Written by: Cally Worden
Planning a wedding is a task that brings great excitement, happiness and anticipation into your world. Unfortunately it can also be fraught with stress. There are so many delicate issues around the varying expectations from you, your partner and your families that it is easy for simple discussions to descend into family feuds. Knowing where the flashpoints are, and being prepared to manage them, can help keep the arguments to a minimum.
Always a tricky subject. You will each have priorities that are important to you. Being realistic about your budget will not only keep issues of potential future debt under control, but will allow you both to get what you want within reason. Blowing the budget on a fairytale dress that leaves only enough cash for a weekend break is a little unreasonable if your future husband dreams of a sun-kissed two-week honeymoon on a desert island, for example. A pretty but less expensive dress, and less ambitious but still-sunny honeymoon destination could be a suitable compromise. Learning to compromise graciously is a life-skill you will both benefit from later.
The idea of the nuclear family went out with the nuclear arms race. Increased divorce rates have resulted in an abundance of step-families, and many bitter relationships linger where families have divided loyalties. Catering sensitively to the wishes of all family members may simply not be possible. In these situations appealing to the love that your families feel for you may be the only option. Can they put aside their issues for all or part of one day so that you can share it with everyone who is important in your life? Acknowledging their issues whilst appealing to their better nature works in all but the most stubborn of cases.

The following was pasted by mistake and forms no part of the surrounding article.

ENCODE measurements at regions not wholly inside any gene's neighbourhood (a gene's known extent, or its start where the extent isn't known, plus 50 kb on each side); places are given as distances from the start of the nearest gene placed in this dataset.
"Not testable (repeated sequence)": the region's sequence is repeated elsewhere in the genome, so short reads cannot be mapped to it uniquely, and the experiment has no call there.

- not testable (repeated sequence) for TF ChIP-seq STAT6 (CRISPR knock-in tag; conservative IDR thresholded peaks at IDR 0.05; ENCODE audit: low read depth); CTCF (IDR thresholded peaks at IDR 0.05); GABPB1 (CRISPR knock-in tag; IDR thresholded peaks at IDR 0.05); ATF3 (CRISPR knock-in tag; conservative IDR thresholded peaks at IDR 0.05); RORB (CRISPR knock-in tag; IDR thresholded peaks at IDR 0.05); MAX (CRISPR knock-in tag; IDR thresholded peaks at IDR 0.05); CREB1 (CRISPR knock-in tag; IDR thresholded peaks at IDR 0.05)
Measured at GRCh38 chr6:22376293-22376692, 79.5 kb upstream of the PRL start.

Colour schemes, invitation themes, table decorations, flowers, cake, transportation – the number of decisions to be made for any wedding is mind-boggling. If you and your partner have different views on these areas, sit down together and sort out which are most important to each of you on a scale of 1 to 10. Be prepared to compromise, and embrace your partner’s burning desire for certain things in the way you would like them to do for yours. Give and take is what it’s all about.
Many other decisions about location, religion, friends, guest lists, seating arrangements, pre-nuptial agreements etc. will also need to be addressed. You are grown-ups now, so try to avoid petty rows and consider this:
You are about to embark on a life together as a married couple. Being able to work through issues in respect of your wedding arrangements is great practice for all the other challenges that will arise through the course of your lives together. Learning how to compromise and respect each others wishes is part of being in a partnership. As long as you both recognise this should be able to work through any issues as a unit without a major gulf opening up between you.
Where family are concerned, try to remember that this is your day as a couple. It is for you, not anyone else. If all else descends into chaos around you then seeking sanctuary and sanity in the strength of your relationship is key – as long as you are both in agreement about the main issues, everyone else will simply have to cope.